Photo by Kathryn Rummel for Pointe.

Photographed by Kathryn Rummel for Pointe.

Courtney Henry knew she wanted to dance for Alonzo King LINES Ballet while she was still a student in the Ailey/Fordham BFA Program. “I saw LINES perform at The Joyce Theater, and I was blown away, particularly by the women," she remembers. “They were commanding and strong, even scary in how powerful they were. I was like, 'I want to dance like that.' "

She did a 2009 summer program with LINES in San Francisco, then auditioned in 2011. In Henry, King saw an ideal artist for his contemporary ballet company. A lithe six feet tall, the 27-year-old dancer brings the intense physicality and sky-high extensions that King's abstract choreography requires, but also the musicality and technical mastery that make his ballets so mesmerizing.

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2013 Princess Grace Statue Award winner Tiler Peck with Amar Ramasar in Balanchine's Allegro Brillante. Courtesy NYCB.

A few years ago, Isabella Boylston told Pointe there's an elite club at American Ballet Theatre: "The Princesses." It's corps member Blaine Hoven's nickname for the dancers like David Hallberg and Gillian Murphy who've been awarded a prestigious Princess Grace Award.

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Photo by RJ Muna, Courtesy Mona Baroudi.


This week, the ballet world and the animal kingdom will collide for the premiere of Alonzo King LINES Ballet's Biophony. The new work, made by King in collaboration with soundscape artist Bernie Krause and composer Richard Blackford, features the choreographer's raw, virtuosic movement set amidst the sounds of roaring lions, buzzing bees and other creatures. For our bi-weekly newsletter, Pointe spoke with LINES dancer Courtney Henry before the premiere, Apr. 3-12.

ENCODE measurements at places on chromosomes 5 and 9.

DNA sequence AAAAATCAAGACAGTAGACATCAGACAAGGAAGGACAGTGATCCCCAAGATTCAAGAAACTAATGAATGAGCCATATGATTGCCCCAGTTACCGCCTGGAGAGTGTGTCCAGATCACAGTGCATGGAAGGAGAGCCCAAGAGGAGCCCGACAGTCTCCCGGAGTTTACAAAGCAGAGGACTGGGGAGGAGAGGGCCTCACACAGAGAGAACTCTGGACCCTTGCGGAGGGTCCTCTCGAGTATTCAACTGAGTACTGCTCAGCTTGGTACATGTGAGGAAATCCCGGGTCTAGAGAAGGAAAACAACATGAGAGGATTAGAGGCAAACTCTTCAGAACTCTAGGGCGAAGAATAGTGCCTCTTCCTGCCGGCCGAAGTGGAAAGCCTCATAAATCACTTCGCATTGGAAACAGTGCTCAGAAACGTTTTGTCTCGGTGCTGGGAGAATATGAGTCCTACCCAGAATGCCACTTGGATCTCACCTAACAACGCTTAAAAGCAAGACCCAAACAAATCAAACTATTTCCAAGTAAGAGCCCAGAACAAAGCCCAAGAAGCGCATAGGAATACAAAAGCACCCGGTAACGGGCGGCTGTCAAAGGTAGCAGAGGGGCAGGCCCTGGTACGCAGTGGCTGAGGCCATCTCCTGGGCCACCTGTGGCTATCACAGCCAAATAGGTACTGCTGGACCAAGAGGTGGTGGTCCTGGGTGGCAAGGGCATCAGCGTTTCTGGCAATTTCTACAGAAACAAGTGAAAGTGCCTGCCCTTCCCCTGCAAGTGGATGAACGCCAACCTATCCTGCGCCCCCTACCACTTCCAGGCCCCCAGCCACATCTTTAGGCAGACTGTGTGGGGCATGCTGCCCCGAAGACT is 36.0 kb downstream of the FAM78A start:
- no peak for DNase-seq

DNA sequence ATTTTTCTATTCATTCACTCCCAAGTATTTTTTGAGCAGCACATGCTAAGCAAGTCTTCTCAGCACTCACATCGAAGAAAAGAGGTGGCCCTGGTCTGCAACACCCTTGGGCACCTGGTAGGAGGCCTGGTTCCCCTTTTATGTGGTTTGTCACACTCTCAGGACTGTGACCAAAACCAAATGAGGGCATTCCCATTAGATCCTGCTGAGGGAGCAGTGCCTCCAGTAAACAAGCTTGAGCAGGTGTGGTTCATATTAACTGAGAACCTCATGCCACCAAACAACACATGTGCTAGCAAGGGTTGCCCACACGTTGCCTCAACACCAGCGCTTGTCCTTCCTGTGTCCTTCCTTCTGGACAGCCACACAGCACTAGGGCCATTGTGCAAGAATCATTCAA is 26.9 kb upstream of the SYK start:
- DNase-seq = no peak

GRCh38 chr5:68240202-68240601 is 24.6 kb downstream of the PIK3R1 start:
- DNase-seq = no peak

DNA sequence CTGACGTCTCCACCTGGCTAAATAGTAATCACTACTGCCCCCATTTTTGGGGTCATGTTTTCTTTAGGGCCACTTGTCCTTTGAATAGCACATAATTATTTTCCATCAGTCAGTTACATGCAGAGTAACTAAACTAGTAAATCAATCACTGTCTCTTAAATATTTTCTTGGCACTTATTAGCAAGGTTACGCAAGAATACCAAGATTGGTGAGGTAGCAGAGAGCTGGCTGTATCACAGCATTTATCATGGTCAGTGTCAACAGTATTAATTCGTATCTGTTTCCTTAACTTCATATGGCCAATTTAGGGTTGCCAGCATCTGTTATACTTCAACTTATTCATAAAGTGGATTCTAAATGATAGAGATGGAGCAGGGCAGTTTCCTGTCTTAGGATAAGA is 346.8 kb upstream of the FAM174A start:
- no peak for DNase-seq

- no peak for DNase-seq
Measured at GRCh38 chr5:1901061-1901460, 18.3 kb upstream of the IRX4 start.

How would you describe the movement?

It's really varied. We've been recording some of the rehearsals and I got to see a little clip. There are some sections with a lot of flocking, when we all move at once, and I thought, Wow, we're going so fast! There's a lot of surprise and action, but at the same time, there are moments that just feel really good on the body. A lot of Alonzo's work comes from an internal place, so it's never this "putting on" or "doing of the steps."

 

What's been the most challenging part of the piece for you?

Matching the intensity of the music at times. These are wild animals that we're listening to, and while we're not always expected to necessarily match them in movement, I think we're playing off of it. When there is a lion roaring, clearly there needs to be some type of fire. I've been trying to work on that without going too far into left field.

 

Will the audience be able to recognize certain animal sounds?

There are obvious ones, like birds, and we have this really awesome section with bees buzzing. But for some of the sounds, we were definitely fooled. For one, I thought, Oh, that's a lion. But it was actually a wild pig.

 

Based on your experience with the company, what advice would you offer to dancers who are getting ready to launch their professional careers?

Stay true to yourself. I think growing up, whether it's in dance or anything, there's always this pressure to conform. But the older I get, the more I realize that the things that make you different are the highlights. Ultimately, I think that's what choreographers are looking for.

 

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